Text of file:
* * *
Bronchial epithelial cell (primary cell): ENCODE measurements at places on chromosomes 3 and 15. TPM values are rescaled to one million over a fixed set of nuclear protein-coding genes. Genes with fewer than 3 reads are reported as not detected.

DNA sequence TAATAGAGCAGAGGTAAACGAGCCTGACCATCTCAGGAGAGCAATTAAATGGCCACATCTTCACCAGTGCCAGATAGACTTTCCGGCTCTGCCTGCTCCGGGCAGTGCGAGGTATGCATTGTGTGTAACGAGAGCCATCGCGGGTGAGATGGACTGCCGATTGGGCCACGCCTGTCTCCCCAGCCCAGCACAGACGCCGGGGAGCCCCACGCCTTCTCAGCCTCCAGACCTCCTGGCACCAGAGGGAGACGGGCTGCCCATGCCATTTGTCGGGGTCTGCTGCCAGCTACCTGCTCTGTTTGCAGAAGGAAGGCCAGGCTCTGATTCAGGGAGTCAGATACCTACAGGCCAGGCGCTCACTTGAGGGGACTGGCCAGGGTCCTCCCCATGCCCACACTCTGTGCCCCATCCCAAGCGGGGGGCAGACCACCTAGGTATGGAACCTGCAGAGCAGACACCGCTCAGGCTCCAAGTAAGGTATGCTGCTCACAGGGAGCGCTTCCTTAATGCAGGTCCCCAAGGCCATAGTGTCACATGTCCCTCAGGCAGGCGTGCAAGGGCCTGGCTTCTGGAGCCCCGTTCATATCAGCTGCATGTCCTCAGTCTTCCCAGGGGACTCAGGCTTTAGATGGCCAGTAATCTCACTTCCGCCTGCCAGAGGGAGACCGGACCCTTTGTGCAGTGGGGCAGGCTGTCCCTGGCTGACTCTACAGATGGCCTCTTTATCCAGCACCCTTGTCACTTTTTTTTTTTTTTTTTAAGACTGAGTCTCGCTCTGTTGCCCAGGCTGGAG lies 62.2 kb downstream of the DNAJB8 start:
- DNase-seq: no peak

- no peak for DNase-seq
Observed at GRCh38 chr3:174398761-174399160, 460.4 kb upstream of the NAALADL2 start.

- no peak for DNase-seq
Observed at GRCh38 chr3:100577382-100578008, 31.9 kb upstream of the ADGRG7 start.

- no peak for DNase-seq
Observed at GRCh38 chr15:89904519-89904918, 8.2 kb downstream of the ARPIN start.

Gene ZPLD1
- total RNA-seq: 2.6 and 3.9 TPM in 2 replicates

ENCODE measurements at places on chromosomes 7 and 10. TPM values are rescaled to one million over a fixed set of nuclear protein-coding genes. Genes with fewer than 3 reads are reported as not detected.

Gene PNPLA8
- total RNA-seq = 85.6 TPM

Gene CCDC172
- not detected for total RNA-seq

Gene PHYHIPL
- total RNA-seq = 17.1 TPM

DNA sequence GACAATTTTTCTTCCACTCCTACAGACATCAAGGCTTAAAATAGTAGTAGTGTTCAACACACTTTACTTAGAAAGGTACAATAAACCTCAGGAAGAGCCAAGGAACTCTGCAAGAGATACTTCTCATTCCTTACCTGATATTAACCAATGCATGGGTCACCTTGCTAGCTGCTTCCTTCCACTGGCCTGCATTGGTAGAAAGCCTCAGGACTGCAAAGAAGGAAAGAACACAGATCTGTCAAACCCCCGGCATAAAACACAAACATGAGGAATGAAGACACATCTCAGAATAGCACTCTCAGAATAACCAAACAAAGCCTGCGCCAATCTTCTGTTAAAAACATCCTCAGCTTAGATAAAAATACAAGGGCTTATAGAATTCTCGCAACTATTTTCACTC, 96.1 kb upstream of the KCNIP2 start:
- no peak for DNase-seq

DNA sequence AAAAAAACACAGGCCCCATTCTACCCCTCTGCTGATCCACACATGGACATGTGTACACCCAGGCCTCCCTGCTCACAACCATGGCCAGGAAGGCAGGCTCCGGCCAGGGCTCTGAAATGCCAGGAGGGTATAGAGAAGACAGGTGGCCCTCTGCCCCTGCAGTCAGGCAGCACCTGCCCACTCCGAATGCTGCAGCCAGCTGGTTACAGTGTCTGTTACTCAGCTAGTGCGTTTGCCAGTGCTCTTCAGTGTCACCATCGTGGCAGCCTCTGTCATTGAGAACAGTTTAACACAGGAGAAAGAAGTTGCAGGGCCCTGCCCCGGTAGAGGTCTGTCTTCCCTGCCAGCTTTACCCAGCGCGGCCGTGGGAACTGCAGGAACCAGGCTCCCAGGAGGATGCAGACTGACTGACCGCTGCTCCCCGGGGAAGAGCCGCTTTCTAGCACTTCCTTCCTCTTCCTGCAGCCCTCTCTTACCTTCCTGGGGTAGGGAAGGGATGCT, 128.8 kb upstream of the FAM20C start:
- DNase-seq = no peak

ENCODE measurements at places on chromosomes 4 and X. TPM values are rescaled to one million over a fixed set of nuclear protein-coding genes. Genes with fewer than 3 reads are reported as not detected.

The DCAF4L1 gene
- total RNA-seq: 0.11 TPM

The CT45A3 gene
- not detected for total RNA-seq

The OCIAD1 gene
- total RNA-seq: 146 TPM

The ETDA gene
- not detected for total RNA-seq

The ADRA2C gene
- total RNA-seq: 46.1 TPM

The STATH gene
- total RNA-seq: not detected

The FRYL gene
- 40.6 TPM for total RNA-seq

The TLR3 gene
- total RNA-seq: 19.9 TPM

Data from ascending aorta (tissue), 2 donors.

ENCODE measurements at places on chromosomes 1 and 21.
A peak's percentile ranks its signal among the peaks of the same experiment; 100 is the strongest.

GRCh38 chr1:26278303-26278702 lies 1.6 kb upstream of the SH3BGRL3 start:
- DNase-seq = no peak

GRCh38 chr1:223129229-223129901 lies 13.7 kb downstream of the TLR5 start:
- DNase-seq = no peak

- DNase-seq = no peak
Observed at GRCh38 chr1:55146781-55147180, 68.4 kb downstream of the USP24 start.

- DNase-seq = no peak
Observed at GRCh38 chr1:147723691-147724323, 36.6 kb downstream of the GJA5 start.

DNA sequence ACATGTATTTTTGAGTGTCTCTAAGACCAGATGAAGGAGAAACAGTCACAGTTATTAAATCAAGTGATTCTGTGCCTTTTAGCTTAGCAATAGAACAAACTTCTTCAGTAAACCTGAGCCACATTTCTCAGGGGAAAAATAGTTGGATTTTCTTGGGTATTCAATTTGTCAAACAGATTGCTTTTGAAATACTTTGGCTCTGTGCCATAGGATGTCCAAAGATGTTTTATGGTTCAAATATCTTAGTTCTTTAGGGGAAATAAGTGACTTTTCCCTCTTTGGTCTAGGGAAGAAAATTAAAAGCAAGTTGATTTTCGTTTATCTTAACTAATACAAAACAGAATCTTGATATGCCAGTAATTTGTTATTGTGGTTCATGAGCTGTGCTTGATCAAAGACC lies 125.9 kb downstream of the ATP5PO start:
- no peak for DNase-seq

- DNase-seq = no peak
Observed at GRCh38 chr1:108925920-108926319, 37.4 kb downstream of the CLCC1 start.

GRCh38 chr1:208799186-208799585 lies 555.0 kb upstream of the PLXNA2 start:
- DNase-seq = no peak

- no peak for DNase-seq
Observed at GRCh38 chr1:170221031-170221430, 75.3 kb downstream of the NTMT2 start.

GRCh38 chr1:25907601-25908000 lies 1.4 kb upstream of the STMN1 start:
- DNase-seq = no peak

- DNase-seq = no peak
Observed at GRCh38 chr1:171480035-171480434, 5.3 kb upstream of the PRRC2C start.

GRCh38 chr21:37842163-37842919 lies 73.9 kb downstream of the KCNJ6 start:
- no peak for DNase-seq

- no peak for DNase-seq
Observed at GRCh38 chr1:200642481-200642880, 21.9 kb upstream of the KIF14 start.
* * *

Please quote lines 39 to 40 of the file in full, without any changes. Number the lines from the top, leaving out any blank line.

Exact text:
- total RNA-seq: 19.9 TPM

Data from ascending aorta (tissue), 2 donors.